It now gets to the central myth – it begins with Narada bringing the Parijata flower and the performance moves on to what constitutes a large part of the enactment -- the jealousy between Rukmini and Satyabhama unfolds in all its detail. The form makes it possible for you to view the story in two different ways. A section of the audience will place the story in the physical realm and see it as the fight between two wives and the hapless man caught between them. Like the Western farce, “Run For Your Wife”, for instance. This is a comedy of situation with entertainment at its core. Contrarily, it can be seen as a story with deep, philosophical meanings where Rukmini and Satyabhama become the embodiment of the inner and outer disposition of the God. A consciousness (Purusha) that is divorced from desire (Prakriti), and a desire that is devoid of consciousness undergoes a philosophical agony – some sections of the audience may read it this way as well. The free spirit and the mixed nature of a form like Sri Krishna Parijata is so extraordinary that it can, at once, offer two different readings.
The messenger and the music group keep transforming their looks and roles – from guarding homes to being friends, switching easily between humour and the serious. They become the cause of wonderment with their unusual leaps in a theatrical space that is extremely organic. The binary opposites get turned on their head with their amazing theatrics, and push us to see the ‘third’, beyond the two. I wish to call this leap the ‘other’, which neither comes from the position of conflict nor that of harmony. That’s perhaps why, in this form that is completely based on Hindu mythology, Muslims are actors, singers and instrumentalists. If you scan through history of the last century, you find several instances of Hindus and Muslims working together in Parijatas. This is the most significant achievement of the Parijata, and if it has found a place in the hearts of the people of North Karnataka for over a century, the reason could be its liberal structure.
How has it been possible for this theatre form to make this leap, to achieve a creative confluence that is neither conflict nor harmony? I feel that the most important reason lies in the social-cultural climate of the period. The 19th Century North Karnataka had to deal with thought streams, religions and faiths, and practices that were contrary to each other. On the one hand, there was Islam that had moved towards Sufi, and on the other, Hindu traditions were getting articulated in the popular idiom. There were also the artistic practices of North and South India, so distinct from each other. And there were the two melodic idioms of Hindustani and Carnatic music. All that we now perceive in distinct booths of ‘tradition’ and ‘modernity’ co-existed, and it was a rare cultural state where an easy choice of ‘this’ or ‘that’ was hardly possible. In this unique climate there was conflict, and also the possibilities of harmony. However, the prevalent intellectual climate was such that conflict and harmony were not acts that occurred in isolation of each other, but took place in synthesis. Hence, such creative engagement is visible in music, literature, and in social spaces of this region. Sri Krishna Parijata has to be seen as a special cultural by product that was born out of such a state.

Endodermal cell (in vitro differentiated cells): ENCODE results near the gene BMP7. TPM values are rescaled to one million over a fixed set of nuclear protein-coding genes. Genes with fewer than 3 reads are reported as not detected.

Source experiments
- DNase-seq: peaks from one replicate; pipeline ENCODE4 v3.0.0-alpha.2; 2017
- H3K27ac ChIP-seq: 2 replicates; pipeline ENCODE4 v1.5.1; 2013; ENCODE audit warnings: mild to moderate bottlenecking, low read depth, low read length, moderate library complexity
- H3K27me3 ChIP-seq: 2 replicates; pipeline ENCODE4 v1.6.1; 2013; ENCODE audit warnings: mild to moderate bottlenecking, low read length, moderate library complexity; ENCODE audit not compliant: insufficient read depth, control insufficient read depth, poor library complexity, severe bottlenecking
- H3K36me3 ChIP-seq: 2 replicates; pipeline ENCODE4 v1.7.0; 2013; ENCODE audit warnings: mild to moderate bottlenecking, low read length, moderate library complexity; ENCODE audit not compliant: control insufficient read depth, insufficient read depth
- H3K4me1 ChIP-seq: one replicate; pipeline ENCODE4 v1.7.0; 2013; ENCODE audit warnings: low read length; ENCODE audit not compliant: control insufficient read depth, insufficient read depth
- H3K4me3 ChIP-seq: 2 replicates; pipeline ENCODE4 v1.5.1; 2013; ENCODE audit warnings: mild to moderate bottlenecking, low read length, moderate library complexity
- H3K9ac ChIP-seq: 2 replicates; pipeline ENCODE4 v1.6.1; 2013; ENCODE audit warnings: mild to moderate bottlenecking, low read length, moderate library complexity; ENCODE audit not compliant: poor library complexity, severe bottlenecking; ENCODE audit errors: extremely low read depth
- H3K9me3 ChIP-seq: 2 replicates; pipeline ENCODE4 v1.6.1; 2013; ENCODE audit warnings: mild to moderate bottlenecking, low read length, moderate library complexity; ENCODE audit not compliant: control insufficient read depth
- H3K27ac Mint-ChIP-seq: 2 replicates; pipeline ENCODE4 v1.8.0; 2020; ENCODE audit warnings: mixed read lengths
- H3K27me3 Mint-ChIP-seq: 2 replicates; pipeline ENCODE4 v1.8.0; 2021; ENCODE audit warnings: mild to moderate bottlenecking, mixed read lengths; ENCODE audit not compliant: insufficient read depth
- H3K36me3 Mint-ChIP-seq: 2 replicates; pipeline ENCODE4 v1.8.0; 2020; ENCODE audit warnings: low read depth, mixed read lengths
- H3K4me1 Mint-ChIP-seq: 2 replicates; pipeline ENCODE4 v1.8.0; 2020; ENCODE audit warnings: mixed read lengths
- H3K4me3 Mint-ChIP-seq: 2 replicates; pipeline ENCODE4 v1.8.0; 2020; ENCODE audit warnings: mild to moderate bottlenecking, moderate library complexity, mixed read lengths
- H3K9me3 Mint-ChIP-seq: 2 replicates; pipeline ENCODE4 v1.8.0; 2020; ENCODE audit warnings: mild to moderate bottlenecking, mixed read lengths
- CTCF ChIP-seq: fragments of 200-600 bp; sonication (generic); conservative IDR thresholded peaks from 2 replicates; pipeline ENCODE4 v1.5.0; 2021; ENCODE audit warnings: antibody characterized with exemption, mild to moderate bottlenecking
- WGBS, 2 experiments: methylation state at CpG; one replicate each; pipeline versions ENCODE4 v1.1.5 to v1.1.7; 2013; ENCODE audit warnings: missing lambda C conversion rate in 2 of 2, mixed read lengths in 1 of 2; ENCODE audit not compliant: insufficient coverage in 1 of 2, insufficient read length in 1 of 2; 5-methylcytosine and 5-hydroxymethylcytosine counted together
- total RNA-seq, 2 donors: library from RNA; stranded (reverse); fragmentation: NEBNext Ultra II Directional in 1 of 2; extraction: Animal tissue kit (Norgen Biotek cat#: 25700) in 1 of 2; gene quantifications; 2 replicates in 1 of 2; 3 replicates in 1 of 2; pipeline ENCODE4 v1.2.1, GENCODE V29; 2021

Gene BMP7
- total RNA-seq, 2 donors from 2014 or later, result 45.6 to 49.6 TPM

In that case, how do we in the present times, in the absence of the cultural scenario of 19th century of North Karnataka, resolve contradictions of religion and faith, philosophical and intellectual standpoints, and identity conflicts? This is a question of urgency. There is no simple answer to this. To suggest Krishna Parijata as an alternative to such a problem is highly impractical. Nevertheless, if the politics of identity goes beyond positions of conflict or harmony, there is probably a creative spirit hidden out there. That’s the lesson one learns from an art form like Sri Krishna Parijata, which crosses boundaries with its creative spirit.
Translated by Deepa Ganesh